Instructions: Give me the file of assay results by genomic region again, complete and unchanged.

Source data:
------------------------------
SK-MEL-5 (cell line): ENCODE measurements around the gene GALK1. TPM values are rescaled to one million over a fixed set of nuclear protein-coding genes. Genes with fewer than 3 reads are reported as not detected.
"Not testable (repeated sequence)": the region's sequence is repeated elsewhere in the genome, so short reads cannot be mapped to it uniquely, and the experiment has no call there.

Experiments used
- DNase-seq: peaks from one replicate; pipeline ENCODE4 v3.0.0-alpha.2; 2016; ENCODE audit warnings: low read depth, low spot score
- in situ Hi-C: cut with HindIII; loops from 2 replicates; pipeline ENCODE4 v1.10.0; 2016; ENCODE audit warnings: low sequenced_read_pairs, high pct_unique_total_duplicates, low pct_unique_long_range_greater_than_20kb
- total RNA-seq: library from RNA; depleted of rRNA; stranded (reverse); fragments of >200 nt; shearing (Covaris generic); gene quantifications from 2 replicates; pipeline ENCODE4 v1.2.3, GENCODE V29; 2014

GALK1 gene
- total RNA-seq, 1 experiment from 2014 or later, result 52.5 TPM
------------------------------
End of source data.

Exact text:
SK-MEL-5 (cell line): ENCODE measurements around the gene GALK1. TPM values are rescaled to one million over a fixed set of nuclear protein-coding genes. Genes with fewer than 3 reads are reported as not detected.
"Not testable (repeated sequence)": the region's sequence is repeated elsewhere in the genome, so short reads cannot be mapped to it uniquely, and the experiment has no call there.

Experiments used
- DNase-seq: peaks from one replicate; pipeline ENCODE4 v3.0.0-alpha.2; 2016; ENCODE audit warnings: low read depth, low spot score
- in situ Hi-C: cut with HindIII; loops from 2 replicates; pipeline ENCODE4 v1.10.0; 2016; ENCODE audit warnings: low sequenced_read_pairs, high pct_unique_total_duplicates, low pct_unique_long_range_greater_than_20kb
- total RNA-seq: library from RNA; depleted of rRNA; stranded (reverse); fragments of >200 nt; shearing (Covaris generic); gene quantifications from 2 replicates; pipeline ENCODE4 v1.2.3, GENCODE V29; 2014

GALK1 gene
- total RNA-seq, 1 experiment from 2014 or later, result 52.5 TPM